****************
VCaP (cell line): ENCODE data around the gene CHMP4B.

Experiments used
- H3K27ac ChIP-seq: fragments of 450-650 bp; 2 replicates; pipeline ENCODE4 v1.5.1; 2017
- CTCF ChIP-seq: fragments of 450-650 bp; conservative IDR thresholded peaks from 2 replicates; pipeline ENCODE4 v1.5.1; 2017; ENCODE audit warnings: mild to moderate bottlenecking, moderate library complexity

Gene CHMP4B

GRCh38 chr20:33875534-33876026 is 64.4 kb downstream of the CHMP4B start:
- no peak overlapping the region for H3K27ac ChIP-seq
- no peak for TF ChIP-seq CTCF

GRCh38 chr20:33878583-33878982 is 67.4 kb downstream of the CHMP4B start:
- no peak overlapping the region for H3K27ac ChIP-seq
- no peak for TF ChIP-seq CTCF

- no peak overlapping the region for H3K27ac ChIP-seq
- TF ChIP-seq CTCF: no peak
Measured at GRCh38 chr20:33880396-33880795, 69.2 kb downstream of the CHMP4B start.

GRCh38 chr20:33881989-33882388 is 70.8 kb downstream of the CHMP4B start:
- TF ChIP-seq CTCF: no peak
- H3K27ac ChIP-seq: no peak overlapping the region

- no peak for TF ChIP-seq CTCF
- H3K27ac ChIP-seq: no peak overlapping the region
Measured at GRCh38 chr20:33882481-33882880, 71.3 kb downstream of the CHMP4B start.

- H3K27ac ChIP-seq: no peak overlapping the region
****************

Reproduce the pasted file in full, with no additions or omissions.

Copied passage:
VCaP (cell line): ENCODE data around the gene CHMP4B.

Experiments used
- H3K27ac ChIP-seq: fragments of 450-650 bp; 2 replicates; pipeline ENCODE4 v1.5.1; 2017
- CTCF ChIP-seq: fragments of 450-650 bp; conservative IDR thresholded peaks from 2 replicates; pipeline ENCODE4 v1.5.1; 2017; ENCODE audit warnings: mild to moderate bottlenecking, moderate library complexity

Gene CHMP4B

GRCh38 chr20:33875534-33876026 is 64.4 kb downstream of the CHMP4B start:
- no peak overlapping the region for H3K27ac ChIP-seq
- no peak for TF ChIP-seq CTCF

GRCh38 chr20:33878583-33878982 is 67.4 kb downstream of the CHMP4B start:
- no peak overlapping the region for H3K27ac ChIP-seq
- no peak for TF ChIP-seq CTCF

- no peak overlapping the region for H3K27ac ChIP-seq
- TF ChIP-seq CTCF: no peak
Measured at GRCh38 chr20:33880396-33880795, 69.2 kb downstream of the CHMP4B start.

GRCh38 chr20:33881989-33882388 is 70.8 kb downstream of the CHMP4B start:
- TF ChIP-seq CTCF: no peak
- H3K27ac ChIP-seq: no peak overlapping the region

- no peak for TF ChIP-seq CTCF
- H3K27ac ChIP-seq: no peak overlapping the region
Measured at GRCh38 chr20:33882481-33882880, 71.3 kb downstream of the CHMP4B start.

- H3K27ac ChIP-seq: no peak overlapping the region